Powered by WebAds

Sunday, May 06, 2007

Olmert and Livni to meet amidst accusations

Prime Minister Ehud K. Olmert and Foreign Minister Tzipi Feigele Livni are to meet today amidst accusations from the 'Prime Minister's Office' that Livni lied to the Winograd Commission. Maybe they should invite their friend the Holocaust denier in to mediate.
The Prime Minister's Office said that Olmert wished to continue to work with the foreign minister, despite the fact that she had called on him to resign following the scathing criticism he received in the Winograd report.

On Saturday, tensions continued to rise between the two when sources in the Prime Minister's Office accused Livni of lying during her testimony to the Winograd Committee.

The sources said she claimed to have suggested certain diplomatic initiatives that the Prime Minister's Office had "no record of."

The Foreign Ministry responded to the accusation with a statement saying that the Winograd Committee was set up to discover the truth and that it was in this spirit that Livni had testified. "The foreign minister is not interested in confrontation," continued the statement.
As Arutz Sheva points out, there was actually more to Livni's testimony than supposed diplomatic initiatives:
Differences between her and the Prime Minister during the war surfaced last week. "Cooperation between the Prime Minister and the Foreign Minister is not a personal issue; it is a critical issue," she declared. "It is no secret that during the war there was no such cooperation, and the [Winograd] Committee determined that the responsibility for the absence of cooperation was with the Prime Minister."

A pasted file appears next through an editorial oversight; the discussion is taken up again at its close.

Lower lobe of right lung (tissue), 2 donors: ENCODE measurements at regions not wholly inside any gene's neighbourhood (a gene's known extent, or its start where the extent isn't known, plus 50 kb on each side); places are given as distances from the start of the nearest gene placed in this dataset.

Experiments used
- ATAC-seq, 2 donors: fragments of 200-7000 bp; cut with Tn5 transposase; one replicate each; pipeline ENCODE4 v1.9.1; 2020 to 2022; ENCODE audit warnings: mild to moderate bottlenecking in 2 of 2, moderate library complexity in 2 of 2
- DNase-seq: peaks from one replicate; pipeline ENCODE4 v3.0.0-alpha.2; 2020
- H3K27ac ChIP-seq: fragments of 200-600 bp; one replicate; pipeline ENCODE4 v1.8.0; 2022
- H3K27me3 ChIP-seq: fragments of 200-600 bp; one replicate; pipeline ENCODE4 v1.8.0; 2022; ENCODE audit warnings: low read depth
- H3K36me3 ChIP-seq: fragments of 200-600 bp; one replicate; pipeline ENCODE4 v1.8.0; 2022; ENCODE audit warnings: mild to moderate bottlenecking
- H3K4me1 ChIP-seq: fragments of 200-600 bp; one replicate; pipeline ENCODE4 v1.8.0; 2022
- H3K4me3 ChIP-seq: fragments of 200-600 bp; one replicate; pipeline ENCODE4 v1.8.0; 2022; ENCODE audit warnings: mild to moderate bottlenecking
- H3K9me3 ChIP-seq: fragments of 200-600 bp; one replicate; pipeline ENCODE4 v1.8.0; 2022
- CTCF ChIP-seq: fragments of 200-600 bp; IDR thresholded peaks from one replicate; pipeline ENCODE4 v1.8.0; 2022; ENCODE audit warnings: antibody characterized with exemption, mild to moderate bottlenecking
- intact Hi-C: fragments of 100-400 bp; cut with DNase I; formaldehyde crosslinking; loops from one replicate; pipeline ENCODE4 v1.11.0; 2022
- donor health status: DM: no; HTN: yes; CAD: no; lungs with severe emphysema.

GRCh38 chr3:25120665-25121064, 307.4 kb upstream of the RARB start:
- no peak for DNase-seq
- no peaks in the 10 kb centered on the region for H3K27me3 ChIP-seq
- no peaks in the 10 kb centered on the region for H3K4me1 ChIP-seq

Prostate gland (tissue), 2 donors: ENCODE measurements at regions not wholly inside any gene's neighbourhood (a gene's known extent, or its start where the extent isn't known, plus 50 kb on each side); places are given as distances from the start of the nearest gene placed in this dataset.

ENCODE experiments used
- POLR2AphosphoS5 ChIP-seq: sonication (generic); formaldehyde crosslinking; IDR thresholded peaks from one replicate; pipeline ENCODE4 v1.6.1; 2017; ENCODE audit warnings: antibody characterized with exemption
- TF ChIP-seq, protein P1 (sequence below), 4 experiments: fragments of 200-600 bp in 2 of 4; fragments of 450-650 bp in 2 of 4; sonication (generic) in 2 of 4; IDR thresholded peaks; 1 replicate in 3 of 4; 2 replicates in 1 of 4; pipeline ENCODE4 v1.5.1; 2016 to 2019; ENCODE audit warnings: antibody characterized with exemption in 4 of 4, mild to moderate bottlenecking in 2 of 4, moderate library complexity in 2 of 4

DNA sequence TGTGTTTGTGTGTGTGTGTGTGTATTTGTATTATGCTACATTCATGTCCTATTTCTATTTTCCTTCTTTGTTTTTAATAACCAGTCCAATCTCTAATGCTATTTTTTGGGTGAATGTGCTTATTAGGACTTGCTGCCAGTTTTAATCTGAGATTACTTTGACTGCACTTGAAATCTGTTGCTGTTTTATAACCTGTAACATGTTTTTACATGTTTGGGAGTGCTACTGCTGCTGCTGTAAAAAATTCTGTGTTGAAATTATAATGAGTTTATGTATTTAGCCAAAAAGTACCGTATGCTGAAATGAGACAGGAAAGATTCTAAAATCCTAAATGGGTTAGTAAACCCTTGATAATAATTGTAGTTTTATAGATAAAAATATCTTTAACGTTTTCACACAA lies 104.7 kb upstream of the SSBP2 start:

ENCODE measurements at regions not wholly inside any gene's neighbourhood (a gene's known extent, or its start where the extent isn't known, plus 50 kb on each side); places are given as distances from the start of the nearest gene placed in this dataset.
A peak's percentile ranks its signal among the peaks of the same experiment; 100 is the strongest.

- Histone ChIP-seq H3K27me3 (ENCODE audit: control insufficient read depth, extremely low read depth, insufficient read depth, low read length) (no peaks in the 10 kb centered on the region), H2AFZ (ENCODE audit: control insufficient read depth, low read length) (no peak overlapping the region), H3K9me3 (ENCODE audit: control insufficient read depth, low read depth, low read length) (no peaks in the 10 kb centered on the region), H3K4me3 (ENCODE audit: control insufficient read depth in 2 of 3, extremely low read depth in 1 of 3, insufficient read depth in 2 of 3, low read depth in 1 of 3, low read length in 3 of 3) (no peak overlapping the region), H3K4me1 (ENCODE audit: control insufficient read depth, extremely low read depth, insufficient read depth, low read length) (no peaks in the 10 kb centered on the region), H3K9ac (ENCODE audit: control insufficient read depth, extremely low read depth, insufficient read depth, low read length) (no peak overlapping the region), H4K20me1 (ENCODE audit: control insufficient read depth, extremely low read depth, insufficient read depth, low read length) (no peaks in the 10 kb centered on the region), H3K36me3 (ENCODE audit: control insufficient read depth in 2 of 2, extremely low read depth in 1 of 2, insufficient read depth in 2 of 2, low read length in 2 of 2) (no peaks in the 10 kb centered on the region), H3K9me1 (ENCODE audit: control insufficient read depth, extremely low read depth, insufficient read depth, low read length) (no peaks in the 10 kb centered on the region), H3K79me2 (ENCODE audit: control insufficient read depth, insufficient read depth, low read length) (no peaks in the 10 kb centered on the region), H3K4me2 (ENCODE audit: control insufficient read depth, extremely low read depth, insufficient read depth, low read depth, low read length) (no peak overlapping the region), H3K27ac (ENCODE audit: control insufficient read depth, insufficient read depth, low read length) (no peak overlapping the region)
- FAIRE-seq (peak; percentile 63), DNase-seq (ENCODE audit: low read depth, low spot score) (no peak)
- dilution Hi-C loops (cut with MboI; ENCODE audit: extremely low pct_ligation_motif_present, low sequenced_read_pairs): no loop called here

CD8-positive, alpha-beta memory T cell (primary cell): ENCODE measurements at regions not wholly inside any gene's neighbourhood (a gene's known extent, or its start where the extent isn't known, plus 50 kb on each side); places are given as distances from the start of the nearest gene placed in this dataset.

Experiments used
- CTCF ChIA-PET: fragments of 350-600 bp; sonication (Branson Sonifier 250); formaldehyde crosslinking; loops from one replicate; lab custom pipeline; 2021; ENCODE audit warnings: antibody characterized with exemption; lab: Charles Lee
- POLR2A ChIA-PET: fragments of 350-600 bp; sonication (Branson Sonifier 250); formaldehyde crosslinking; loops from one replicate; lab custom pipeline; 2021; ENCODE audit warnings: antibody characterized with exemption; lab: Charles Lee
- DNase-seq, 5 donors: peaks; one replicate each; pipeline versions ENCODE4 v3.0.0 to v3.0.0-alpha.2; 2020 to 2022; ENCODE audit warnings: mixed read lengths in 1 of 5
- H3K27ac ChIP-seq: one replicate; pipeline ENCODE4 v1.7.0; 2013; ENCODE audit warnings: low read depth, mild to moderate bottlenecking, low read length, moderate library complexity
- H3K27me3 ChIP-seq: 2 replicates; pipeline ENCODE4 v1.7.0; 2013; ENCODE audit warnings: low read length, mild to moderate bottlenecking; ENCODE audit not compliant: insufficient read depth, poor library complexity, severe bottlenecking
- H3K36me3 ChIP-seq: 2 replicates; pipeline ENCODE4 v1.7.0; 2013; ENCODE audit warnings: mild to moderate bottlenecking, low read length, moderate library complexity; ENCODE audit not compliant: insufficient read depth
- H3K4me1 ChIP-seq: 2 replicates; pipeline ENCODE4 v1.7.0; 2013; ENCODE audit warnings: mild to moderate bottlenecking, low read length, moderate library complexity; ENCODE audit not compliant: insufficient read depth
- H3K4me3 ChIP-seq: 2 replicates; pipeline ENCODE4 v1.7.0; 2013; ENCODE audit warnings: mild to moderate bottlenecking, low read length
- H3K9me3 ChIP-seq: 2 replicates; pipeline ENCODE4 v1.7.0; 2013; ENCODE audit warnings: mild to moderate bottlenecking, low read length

Analysts consider Olmert's government too shaky for him to fire her, but aides to Foreign Minister Livni have indicated she will not rescind her advice that Prime Minister Olmert should quit. Prior to the Winograd report, he accused her of trying to undermine his authority, and he will try to find common ground to continue working with her when they meet Sunday.
In light of all this, the continued support for Olmert within Kadima Achora is surprising. But Olmert seems determined to drag the party down with him and the party seems more than willing to go. Let's hope that Olmert's demise as Prime Minister leads to new elections and not just to Livni taking over.

Update 11:22 AM

Army Radio this morning aired a recording of Livni calling for a 'diplomatic solution' on the sixth day of the war - the first day not covered by the Winograd Commission's interim report. As far as I am concerned, the issue is not whether Livni called for a diplomatic solution, but what 'diplomatic solution' she actually implemented. It was not a good one for Israel.


Post a Comment

<< Home